Indians and British Outposts in Eighteenth-Century America

By Holly, Nathaniel F. | South Carolina Historical Magazine, January 2016 | Go to article overview

Indians and British Outposts in Eighteenth-Century America


Holly, Nathaniel F., South Carolina Historical Magazine


Indians and British Outposts in Eighteenth-Century America. By Daniel Ingram. (Gainesville: University Press of Florida, 2012. Pp. xiii, 257; $69.95, hardcover; $22.95, paperback.)

In his study of the "little worlds of forts and garrisons" strewn across the North American backcountry, Daniel Ingram seeks to modify broadly held notions about the "heroic" role these supposedly European places played along the eighteenth-century frontier (pp. 5,2). By shifting his gaze away from imperial motivations to focus on the words and actions of Native Americans, Ingram is able to demonstrate that Indians not only "saw forts as Indian-European places," but they also were "important actors in the dramas played out in these centers of cultural confluence" (p. 24). These forts, in other words, were not beachheads of encroaching British imperialism, but rather sites of negotiated power. In fact, Indians often lobbied colonial governments to build forts in or near their territory for both trade and protection.

In order to reach such conclusions, Ingram devotes his analysis to the intensely local circumstances of five scattered "contact points": Fort Loudoun, located in what is now eastern Tennessee; Fort Allen, on the Pennsylvania frontier; Fort Michilimackinac, on the northern Great Lakes; Fort Niagara, on the shore of Lake Ontario; and Fort Chartres, on the Illinois side of the Mississippi River. While this collection of "fort cultures" undoubtedly illuminates a more "complicated view of empire," it remains unclear why Ingram chose these forts-while they were all occupied by the British-and not others (p. 26). "They are examples," he admits in his introduction, "chosen carefully, but with some randomness" (p. 9). Strange syntax aside, these choices do matter.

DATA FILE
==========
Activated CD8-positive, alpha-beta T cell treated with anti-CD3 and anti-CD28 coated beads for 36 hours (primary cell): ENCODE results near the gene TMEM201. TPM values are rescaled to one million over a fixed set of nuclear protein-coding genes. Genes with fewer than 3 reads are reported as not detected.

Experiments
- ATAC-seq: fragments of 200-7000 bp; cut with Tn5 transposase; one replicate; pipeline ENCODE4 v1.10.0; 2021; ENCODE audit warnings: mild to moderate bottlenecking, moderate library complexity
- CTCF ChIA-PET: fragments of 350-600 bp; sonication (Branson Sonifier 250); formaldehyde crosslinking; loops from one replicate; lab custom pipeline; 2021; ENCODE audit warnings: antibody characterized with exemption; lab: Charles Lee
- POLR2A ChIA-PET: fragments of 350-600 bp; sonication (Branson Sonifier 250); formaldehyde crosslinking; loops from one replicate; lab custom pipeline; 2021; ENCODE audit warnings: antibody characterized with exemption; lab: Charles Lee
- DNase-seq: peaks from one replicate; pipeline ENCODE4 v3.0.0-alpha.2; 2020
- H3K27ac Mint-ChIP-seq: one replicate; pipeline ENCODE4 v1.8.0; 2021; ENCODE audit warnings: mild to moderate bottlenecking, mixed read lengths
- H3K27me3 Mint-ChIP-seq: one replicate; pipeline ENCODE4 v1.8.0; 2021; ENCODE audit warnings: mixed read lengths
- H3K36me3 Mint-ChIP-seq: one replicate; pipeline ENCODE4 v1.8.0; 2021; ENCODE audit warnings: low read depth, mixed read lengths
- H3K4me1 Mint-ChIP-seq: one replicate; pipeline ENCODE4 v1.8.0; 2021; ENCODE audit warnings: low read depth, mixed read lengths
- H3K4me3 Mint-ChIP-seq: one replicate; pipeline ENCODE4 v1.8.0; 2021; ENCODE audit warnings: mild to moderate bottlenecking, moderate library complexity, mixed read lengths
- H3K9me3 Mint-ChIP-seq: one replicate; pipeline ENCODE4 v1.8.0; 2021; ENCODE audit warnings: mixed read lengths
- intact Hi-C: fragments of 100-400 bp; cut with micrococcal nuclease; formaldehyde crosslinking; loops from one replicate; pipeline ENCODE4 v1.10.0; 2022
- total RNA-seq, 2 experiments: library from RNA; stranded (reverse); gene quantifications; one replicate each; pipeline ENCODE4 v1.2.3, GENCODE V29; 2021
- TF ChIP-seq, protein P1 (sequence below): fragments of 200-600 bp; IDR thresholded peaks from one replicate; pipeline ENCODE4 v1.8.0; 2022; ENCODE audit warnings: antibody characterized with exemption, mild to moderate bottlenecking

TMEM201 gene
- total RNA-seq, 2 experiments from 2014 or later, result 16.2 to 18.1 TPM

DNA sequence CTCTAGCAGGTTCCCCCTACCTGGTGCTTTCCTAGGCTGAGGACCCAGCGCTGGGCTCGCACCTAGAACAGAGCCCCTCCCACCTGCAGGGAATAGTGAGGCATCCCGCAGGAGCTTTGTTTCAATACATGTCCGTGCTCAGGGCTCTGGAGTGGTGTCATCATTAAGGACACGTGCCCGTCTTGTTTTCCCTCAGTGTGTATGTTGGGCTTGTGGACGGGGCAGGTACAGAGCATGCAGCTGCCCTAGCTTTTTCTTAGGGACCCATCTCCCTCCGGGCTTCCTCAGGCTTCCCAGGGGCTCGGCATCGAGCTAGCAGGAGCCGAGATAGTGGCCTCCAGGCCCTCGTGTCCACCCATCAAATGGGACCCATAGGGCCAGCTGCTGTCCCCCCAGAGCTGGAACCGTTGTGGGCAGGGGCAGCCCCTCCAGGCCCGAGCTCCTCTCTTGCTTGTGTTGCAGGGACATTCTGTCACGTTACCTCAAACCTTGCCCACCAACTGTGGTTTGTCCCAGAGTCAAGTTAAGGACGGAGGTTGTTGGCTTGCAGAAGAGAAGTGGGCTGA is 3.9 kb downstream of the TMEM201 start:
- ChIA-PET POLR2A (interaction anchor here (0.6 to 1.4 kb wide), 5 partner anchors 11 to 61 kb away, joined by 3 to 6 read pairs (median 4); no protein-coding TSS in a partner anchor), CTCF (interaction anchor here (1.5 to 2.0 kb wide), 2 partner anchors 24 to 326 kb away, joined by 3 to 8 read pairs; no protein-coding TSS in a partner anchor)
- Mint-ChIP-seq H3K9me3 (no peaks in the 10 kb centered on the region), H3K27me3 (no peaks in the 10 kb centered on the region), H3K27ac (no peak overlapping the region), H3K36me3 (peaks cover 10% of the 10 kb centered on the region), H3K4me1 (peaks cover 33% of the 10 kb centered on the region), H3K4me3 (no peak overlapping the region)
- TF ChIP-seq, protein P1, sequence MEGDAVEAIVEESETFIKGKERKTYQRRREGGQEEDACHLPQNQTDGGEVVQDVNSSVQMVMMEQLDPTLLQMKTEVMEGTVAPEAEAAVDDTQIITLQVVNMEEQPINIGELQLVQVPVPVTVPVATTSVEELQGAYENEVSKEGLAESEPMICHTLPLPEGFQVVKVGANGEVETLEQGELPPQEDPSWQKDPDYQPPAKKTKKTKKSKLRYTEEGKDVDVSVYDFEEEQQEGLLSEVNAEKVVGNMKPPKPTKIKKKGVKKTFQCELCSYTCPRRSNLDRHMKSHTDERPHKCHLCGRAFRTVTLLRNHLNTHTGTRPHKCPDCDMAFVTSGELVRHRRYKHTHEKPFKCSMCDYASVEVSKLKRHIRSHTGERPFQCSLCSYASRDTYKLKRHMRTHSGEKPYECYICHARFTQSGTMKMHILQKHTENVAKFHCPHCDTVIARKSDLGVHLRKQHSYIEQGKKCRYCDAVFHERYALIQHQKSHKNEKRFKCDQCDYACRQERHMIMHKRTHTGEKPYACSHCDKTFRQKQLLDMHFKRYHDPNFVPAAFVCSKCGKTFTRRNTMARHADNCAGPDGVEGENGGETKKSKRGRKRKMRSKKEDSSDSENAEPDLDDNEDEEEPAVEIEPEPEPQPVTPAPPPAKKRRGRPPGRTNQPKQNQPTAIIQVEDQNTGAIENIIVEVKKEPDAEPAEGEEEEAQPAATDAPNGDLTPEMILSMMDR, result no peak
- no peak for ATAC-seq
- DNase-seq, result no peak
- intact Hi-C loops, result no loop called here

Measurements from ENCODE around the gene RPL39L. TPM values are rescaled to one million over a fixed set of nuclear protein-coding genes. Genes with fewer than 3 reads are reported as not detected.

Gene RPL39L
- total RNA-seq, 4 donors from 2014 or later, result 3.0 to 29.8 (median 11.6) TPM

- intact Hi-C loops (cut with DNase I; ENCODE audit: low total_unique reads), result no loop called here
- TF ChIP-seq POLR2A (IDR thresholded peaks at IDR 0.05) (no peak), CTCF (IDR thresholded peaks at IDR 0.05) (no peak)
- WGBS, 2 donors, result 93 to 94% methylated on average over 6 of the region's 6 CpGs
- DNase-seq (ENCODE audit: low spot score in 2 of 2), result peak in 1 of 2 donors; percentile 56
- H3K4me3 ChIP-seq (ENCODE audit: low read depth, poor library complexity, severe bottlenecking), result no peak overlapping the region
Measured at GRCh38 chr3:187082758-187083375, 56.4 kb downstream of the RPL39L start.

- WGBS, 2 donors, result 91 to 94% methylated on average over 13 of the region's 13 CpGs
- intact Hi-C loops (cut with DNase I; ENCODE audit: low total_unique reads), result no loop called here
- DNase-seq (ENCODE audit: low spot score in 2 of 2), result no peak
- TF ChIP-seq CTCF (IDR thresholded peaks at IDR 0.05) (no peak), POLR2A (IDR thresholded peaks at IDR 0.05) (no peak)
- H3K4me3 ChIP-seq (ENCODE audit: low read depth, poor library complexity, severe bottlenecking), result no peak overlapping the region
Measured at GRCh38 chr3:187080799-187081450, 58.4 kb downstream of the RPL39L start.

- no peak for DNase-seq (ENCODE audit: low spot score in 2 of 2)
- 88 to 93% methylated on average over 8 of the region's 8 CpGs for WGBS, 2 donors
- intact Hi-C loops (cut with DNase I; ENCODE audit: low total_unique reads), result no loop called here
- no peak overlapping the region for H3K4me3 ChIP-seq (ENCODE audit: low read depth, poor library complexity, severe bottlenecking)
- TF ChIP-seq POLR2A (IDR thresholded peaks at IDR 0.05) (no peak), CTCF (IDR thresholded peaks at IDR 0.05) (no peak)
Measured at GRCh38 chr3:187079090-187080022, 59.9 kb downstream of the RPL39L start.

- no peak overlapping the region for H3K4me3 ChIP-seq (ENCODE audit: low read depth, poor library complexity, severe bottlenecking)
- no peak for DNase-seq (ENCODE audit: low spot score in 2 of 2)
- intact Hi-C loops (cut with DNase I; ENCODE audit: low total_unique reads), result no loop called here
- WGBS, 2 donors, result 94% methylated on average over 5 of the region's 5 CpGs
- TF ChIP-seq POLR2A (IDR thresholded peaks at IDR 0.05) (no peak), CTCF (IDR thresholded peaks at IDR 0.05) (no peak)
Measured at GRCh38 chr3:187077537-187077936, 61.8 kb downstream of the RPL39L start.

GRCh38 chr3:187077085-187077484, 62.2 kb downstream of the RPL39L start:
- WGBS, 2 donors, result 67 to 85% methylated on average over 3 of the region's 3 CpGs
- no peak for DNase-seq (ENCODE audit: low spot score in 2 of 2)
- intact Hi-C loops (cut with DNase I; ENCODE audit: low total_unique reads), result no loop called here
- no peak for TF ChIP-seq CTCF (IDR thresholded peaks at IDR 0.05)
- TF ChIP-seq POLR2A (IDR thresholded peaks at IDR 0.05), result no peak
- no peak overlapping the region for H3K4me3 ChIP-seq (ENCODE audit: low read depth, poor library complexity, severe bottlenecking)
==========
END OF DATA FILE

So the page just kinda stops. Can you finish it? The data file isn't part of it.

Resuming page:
In Ingram's initial chapter, his treatment of Fort Loudoun focuses on the relationship between the Overhill Cherokees and the British in Charleston and Williamsburg. By directing most of his analysis toward diplomatic wrangling, Ingram explains how the Overhill Cherokees exerted serious effort in convincing South Carolina to build another fort in Cherokee country. While Fort Prince George, located near Keowee, did much to satisfy the economic and political appetites of Lower Town Cherokees, those in the Overhills felt comparatively unprotected. So led by headmen Old Hop and Little Carpenter, the Overhills made it clear to the governors of South Carolina and Virginia that they needed a fort in exchange for their alliance. This manner of diplomacy eventually led to both Virginia and South Carolina breaking ground on separate forts in the Overhills, each without the other colony's knowledge. Eventually, Old Hop and Little Carpenter convinced colonial officials in Charleston to complete the construction of Fort Loudoun at a site of Cherokee choosing. Of course, the fort attracted more than just a small garrison of soldiers. Soon, colonial settlers began to encroach on Cherokee boundaries and hostilities broke out, leading ultimately to the Anglo-Cherokee War of 1759-1761 and the destruction of Fort Loudon. Throughout its relatively short life, Fort Loudoun was "far from a mere outpost of empire and," as Ingram reveals, "its construction and operation said as much about Cherokee intercultural expectations as it did about provincial objectives" (p. 29). Furthermore, its destruction occurred because the fort did a poor job of satisfying those Cherokee expectations. …

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